aples Senior Center has been physically open at 30% capacity since August 2, after having closed its doors in March 2020. Of course, as we all know, we are in the midst of a resurgence of the COVID19 virus. To protect our members and clients, who are among the most vulnerable, we have put the following protocols in place: • Everyone entering the building must be masked. • Temperatures are taken. • A questionnaire regarding potential exposure, health and travel is presented and answered each time a member or client comes into the building. • Social distancing is practiced in each program. • The space is cleaned between each program. • Members preregister for programs, and after a program is over, they leave the building.
Prentiss C. Higgins, Naples Senior Center Board Chair; Dr. Jaclynn Faffer, Naples Senior Center President / CEO; and Jay H. Baker, Naples Senior Center Board Trustee, unveil Naples Senior Center new building sign. new building groundbreaking event for Nov. 12. It will be a busy day with several events, embracing key donors to the capital campaign as well as the general community. These exciting events have been a long time coming! We thank our team of professionals for getting us to this point. And we thank members, volunteers and clients for their patience. Our dream is closer to becoming a reality.
• All staff and volunteers must be vaccinated, with proof of vaccination on file. • All vendors who come into the building must show proof of vaccination. I know you all join me in looking forward to the day when COVID-19 is a distant memory.
Groundbreaking for new building Naples Senior Center has scheduled its
Booster shots We all have been hearing about COVID-19 booster shots. Rest assured that Naples Senior Center is working with the Collier County Department of Health to make information available and help those who wish to obtain a booster shot.
What good do you want to make possible? be HERE for GOOD and do good everywhere PLEDGE YOUR SUPPORT TODAY 2022 ANNUAL COMMUNITY CAMPAIG GN https://jewishnaples.org or (239) 263-4205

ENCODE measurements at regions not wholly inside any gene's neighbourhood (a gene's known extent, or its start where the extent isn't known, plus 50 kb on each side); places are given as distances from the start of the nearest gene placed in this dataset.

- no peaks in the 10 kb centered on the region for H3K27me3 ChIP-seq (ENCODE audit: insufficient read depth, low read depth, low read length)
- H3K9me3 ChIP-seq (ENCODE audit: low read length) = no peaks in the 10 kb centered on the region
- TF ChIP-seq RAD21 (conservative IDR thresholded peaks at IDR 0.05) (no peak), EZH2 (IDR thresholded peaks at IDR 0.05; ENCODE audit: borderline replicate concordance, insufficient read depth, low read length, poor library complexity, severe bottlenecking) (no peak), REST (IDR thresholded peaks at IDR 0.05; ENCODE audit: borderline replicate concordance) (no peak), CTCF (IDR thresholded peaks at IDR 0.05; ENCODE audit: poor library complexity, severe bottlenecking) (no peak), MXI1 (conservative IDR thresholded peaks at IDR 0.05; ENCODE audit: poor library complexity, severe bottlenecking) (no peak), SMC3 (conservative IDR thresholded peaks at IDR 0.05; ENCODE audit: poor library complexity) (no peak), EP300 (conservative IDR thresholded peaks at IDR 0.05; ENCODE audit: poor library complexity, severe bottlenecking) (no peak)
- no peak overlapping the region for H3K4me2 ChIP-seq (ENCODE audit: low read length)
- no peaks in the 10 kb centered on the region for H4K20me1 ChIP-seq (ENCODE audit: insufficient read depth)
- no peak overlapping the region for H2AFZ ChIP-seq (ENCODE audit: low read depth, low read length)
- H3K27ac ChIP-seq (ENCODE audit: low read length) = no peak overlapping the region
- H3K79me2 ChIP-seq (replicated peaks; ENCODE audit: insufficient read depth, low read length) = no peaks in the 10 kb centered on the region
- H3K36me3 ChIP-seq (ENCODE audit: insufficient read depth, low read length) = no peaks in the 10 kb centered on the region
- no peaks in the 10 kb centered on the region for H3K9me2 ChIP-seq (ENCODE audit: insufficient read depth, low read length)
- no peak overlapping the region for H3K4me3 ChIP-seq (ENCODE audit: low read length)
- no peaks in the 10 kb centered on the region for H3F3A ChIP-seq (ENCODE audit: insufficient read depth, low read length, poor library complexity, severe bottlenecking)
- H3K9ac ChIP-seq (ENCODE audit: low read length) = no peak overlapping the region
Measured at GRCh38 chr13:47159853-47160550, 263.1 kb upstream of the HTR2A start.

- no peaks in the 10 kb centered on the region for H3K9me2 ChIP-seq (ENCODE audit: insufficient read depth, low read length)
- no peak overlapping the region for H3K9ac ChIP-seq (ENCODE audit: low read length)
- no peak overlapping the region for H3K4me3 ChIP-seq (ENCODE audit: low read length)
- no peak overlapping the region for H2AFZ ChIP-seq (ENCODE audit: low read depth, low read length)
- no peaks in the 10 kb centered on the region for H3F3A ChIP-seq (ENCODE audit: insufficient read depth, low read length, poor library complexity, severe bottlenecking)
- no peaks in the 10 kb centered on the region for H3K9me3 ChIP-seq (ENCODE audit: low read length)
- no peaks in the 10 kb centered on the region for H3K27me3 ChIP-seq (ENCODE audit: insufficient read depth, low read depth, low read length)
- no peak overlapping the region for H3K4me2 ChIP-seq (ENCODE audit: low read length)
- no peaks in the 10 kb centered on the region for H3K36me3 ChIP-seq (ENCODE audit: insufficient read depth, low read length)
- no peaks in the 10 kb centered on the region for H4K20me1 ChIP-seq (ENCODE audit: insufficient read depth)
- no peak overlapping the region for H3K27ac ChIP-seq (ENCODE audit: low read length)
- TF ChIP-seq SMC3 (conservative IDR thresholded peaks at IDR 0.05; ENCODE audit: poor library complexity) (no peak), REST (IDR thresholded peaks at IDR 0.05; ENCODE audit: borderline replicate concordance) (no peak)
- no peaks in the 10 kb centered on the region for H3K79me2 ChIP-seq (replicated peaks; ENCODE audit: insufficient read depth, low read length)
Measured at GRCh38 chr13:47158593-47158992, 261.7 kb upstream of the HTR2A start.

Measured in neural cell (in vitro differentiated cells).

Temple Shalom events open to the community By Jeanette Fischer, Temple Shalom Director of Communications
Torah talk Join this lay-led Zoom discussion of the week’s Torah portion every Saturday morning at 8:30 a.m. Please contact the Temple Shalom office at info@naples temple.org for the Zoom link.
Jewish yoga Join yoga teacher, Missy Balsam, via Zoom as she guides you through an all-level gentle yoga stretch session interwoven with Jewish spiritual teachings, designed to relieve stress and calm the mind. This class will be practiced lying down and seated on the ﬂoor. Open to all,
no experience necessary. The cost is $54 for an eight-week session. Call the Temple Shalom office to register and receive the Zoom information.
Shabbat ShaPlay Join Rabbi Boxman and Miss Jane on Saturday, Oct. 9 at 10 a.m. as we sing, dance, play and celebrate Shabbat in the park. All young families are invited to attend. Temple Shalom membership is not required. Please contact the Temple Shalom Preschool office at 239-455-3227 for more information and to register.
Wicked – A Retrospective Popular “edu-tainer” Ellen Katz presents a behind-the-scenes look at the making of the Broadway hit, “Wicked,” Wednesday, Oct. 27 at 7 p.m. Learn about the set and costume designs, music and characters. This program is presented via Zoom. Call the Temple Shalom office to register and receive the Zoom information.
Family Shabbat Join Rabbi Boxman and Miss Jane on Friday, Oct. 22 at 6:30 p.m. for a family-friendly celebration of Shabbat featuring an activity, service and dinner.
October Jewish Historical Society events By Marina Berkowitz, JHSSWF president
he Jewish Historical Society is pleased to be able to bring you the following educational events, films and discussions. All October events will be on Zoom. Topic: SWFL Jewish Pioneers – Richard Plager in “Chief Plager” Time: Thursday, Oct. 7, 4 p.m. (ET) Zoom link: https://us02web.zoom.us/ j/84061062151?pwd=MVp1eDRsbXAv N21aTDVHajE3eGtzQT09 Meeting ID: 840 6106 2151; Passcode: 173508 Topic: Lunch and Learn SWFL Jewish History Part I Time: Thursday, Oct. 14, 11:30 a.m. (ET) Zoom link: https://us02web.zoom.us/j/8504204 7565?pwd=L2FhUXJyR3p1bm9iSDAw Tkh2cGEvdz09 Meeting ID: 850 4204 7565; Passcode: 973153 Topic: Lunch and Learn SWFL Jewish History Part II Time: Thursday, Oct. 21, 11:30 a.m. (ET) Zoom link: https://us02web.zoom.us/j/83807501
977?pwd=WDV5VUFUemVTdTBGT2 FIVklVRXFFdz09 Meeting ID: 838 0750 1977; Passcode: 152362 Topic: SWFL Jewish Pioneers – Richard Segalman, “The Man and His Art” Time: Thursday, Oct. 28, 4 p.m. (ET) Zoom link: https://us02web.zoom.us/j/8492052 0928?pwd=Z1F5Ulk4bklOamVNWGd FWTkweW9HUT09 Meeting ID: 768 919 8715; Passcode: 776987 If you wish to see some of our other educational SWFL Jewish Pioneer films or show them to your organization, kindly contact us to schedule. If you have questions, problems or suggestions, contact us at 833-547-7935 (833-JHS-SWFL), firstname.lastname@example.org or write to JHSSWF, 8805 Tamiami Trail N, Suite 255, Naples, FL, 34108. Read more about us at www.jhsswf.org or visit the Virtual Museum of SWFL Jewish History http://jewishhistory southwestﬂorida.org. The Jewish Historical Society of Southwest Florida is a section 501(c)(3) charitable organization. Contributions are deductible to the fullest extent allowed by law.